Feb 16, 2022
Thankfully, in many parts of the city the problem of the
homeless and panhandlers is not as bad as it was two years ago due to the
constant calling to 911 by our members and other citizens, although the subway
has taken a hit.
Last week we called on two homeless encampments (actual
wood huts) that were built in the woods across from Lemon Hill, and in clear
sight of hundreds of people who walk in the park. In this case, we emailed the
head of Fairmount Park Maintenance, Susan Buck, and she responded immediately.
It will be cleaned up this week or next. We'll keep our eye on it.
In addition, stem vent covers have been installed in
several spots in the downtown area of 12th Street and Market Street to prevent
the homeless from blocking the sidewalk and sleeping on them. We requested
this two years ago, so we are very grateful that they have finally been
installed. Now, we're asking that the Mural Arts Program or similar group
paint them so that they are as attractive as possible.
Also, the Department of Homeless Services appears to be
more quickly responding to complaints. That said, violence across the city is
up due to the Covid mandates/school shutdowns/quarantines (i.e., kids not in
school), lack of "boots on the ground" and enforcement by the police, and lack
of prosecutions by the District Attorney's Office. So, keep calling 911 and
our political leaders and see below for more info.
March 5, 2020
Below is some, but not all of what we have accomplished. We call 911 every day several times because it became clear to us that the police donít do anything unless someone complains. We assume thatís because they donít want to be accused of harassing people, but frankly it means that we have to do their job for them. We found that simply calling 911 and 311 is not enough (i.e., Homeless Outreach & CDC). And often, the local management of franchises are also not responsive. So, instead we go to the top and contact the heads of various government departments, local businesses, and franchises in our area. We have gone on enumerable personal visits, sent emails, and made phone calls to countless CEOs, business owners, and security personnel in the area. And we would like you to do the same!
We have spoken at City Council
meetings on several occasions -
We have had meetings with Councilman
Squilla at his office and sent numerous emails with photos to demonstrate the
situation to Mayor Kenney and City Council. Present at the Squilla meetings
were several people, including Liz Hersh, Director of the Department of
Homeless Services, representatives of the PPD, Streets, and other agencies.
We have met with Chief Nestel of the
SEPTA Transit Police, at which time they began to remove the seating at bus
stops in the Market Street and 13-12th Street, which solved a lot
of problems with vagrants. At our suggestion, SEPTA also installed gates
at two subway entrances at 1 South Broad Street, one of which had become an
overnight haven for the homeless.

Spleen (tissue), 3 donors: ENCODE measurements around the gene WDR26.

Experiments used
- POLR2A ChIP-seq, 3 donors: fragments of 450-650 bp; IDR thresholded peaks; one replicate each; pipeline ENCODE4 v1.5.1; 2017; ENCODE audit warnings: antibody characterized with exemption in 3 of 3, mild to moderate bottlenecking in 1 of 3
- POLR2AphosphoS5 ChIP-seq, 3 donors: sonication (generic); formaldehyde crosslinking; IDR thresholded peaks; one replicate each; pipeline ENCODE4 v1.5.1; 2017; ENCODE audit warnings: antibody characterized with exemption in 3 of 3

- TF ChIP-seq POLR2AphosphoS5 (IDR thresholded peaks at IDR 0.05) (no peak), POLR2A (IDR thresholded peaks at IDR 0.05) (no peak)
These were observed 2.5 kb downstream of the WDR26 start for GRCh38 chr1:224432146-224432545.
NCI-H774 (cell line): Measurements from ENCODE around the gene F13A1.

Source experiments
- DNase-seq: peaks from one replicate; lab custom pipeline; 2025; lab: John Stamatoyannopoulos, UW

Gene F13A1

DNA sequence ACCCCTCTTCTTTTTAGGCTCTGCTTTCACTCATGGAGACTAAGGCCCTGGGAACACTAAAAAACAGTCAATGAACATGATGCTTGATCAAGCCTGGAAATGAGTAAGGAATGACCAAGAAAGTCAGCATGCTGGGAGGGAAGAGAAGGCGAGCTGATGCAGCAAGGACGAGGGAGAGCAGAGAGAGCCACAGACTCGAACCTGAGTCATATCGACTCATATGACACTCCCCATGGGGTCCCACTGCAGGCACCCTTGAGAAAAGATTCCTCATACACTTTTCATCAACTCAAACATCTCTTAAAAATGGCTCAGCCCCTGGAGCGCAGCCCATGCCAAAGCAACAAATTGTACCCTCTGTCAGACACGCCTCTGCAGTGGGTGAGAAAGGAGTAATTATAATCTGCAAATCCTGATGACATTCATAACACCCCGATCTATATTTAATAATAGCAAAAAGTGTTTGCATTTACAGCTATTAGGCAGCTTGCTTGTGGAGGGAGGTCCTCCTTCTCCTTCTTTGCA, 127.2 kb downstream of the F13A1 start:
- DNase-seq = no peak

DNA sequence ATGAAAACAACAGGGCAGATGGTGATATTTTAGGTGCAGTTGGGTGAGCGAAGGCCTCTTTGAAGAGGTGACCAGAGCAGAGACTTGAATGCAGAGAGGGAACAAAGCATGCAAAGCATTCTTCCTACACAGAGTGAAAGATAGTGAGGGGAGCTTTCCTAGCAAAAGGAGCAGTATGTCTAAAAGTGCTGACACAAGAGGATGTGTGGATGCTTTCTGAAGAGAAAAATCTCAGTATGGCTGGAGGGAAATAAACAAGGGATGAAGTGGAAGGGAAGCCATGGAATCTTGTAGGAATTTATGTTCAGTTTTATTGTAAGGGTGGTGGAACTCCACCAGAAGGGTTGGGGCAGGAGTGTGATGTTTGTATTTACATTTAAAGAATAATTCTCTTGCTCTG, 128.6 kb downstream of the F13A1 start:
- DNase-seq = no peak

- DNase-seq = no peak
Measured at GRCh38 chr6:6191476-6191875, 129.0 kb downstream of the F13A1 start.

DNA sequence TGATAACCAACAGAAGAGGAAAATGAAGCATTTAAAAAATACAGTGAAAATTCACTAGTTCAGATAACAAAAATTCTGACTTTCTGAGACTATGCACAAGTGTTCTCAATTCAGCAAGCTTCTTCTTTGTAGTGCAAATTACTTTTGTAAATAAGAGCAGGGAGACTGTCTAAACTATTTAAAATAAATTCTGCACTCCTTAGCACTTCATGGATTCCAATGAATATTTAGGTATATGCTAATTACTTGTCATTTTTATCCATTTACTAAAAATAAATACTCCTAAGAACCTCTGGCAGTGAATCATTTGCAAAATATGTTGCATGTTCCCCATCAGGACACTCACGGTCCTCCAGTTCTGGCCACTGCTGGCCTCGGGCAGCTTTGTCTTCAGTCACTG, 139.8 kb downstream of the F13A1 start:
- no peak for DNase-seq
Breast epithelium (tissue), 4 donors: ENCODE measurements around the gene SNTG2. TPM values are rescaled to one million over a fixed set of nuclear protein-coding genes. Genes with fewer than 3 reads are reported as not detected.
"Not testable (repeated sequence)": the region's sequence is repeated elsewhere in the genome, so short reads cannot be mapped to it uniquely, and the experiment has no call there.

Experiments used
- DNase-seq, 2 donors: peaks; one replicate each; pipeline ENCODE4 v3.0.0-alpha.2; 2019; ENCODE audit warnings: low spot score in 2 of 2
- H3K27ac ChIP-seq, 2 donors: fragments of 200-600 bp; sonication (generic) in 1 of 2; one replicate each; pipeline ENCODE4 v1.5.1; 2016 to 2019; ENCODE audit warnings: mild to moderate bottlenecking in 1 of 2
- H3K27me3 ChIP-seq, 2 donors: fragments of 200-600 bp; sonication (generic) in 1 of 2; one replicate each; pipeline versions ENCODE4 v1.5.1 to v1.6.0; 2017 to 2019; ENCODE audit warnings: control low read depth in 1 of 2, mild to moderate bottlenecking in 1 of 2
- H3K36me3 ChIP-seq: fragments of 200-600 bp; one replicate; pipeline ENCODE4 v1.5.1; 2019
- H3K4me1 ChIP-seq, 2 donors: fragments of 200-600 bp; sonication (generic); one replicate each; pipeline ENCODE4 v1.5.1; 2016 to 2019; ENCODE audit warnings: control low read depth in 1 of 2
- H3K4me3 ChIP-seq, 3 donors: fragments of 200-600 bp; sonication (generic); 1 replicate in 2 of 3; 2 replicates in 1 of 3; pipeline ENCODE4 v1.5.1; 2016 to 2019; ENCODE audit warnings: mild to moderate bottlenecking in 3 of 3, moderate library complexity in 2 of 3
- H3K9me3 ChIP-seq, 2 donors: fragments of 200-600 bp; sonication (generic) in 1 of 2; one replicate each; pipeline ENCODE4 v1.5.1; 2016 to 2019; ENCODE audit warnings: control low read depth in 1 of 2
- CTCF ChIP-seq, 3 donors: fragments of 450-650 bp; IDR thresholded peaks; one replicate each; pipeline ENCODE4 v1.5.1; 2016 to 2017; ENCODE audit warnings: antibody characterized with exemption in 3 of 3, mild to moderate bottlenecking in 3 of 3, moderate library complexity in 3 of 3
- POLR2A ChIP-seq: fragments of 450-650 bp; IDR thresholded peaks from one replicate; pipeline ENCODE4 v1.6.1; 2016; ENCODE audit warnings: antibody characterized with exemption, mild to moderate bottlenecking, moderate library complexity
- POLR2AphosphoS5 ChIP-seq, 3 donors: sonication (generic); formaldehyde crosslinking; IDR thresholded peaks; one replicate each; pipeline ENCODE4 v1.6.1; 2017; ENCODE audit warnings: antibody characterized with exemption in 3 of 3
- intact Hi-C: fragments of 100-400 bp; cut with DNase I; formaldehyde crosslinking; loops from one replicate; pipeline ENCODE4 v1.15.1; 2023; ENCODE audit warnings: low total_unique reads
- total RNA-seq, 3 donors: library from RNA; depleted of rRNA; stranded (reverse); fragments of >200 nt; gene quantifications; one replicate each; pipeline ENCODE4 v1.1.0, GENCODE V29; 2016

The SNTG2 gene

Several months ago, the homeless
started to sleep up against City Hall. We sent an email to Mayor Kenney
and City Council President Darrell Clarke informing them of the security
situation, immediately after which the problem was solved.
In the fall of 2019, we sent the Mayor
and City Council a video of the encampment on S. Vine Street, between 17th and
18th Streets. Months later (February 2020) it finally got dismantled,
permanently we hope.
In the case of Washington Square last
summer, after being initially discouraged by Park officials, we wrote letters
to the Secretary of the Interior and Director of the National Park Service and
received lengthy and positive responses. Now, Washington Square Park is no
longer being used as a homeless encampment.
We put a lot of energy into cleaning
up Ludlow Street between 11th and 10th Street, which has
become a homeless encampment. We were in frequent contact with Squilla, the
District Manager of the CVS, and met with local charter schoolís principal.
It took months to clean it up because of the cityís murky enforcement
We made repeated calls to the
corporate offices of Chipotle because of a persistent panhandler at 12th
and Walnut, eventually we had success.
At our request, through Councilmember
Squilla's office, steam vent covers were installed over street vents across
the street from the Reading Terminal Market, which had become a haven for the
We recently managed to have the
homeless man at a cafť on Locust and Board Streets removed after months
of effort. We also contacted the corporate office of a upscale restaurant
chain on South Broad Street regarding the near-constant presence of a
panhandler, after which the problem was solved.
We have also spokes with Starbucks officials about some of their locations which have become problematic, particularly Pine and S. Broad, which had become a homeless encampment. They were very understanding and had been touring those very facilities at the time we spoke. We hope to work together on a larger, more fundamental and permanent solution to this problem.
All that said, many of these problems would be solved if the city would provide shelter and services to these special needs groups, as well as enforce the law under Titles 9 & 10.
Contact: Lynn and Cliff Landes / LynnLandes@gmail.com / Center City, Philadelphia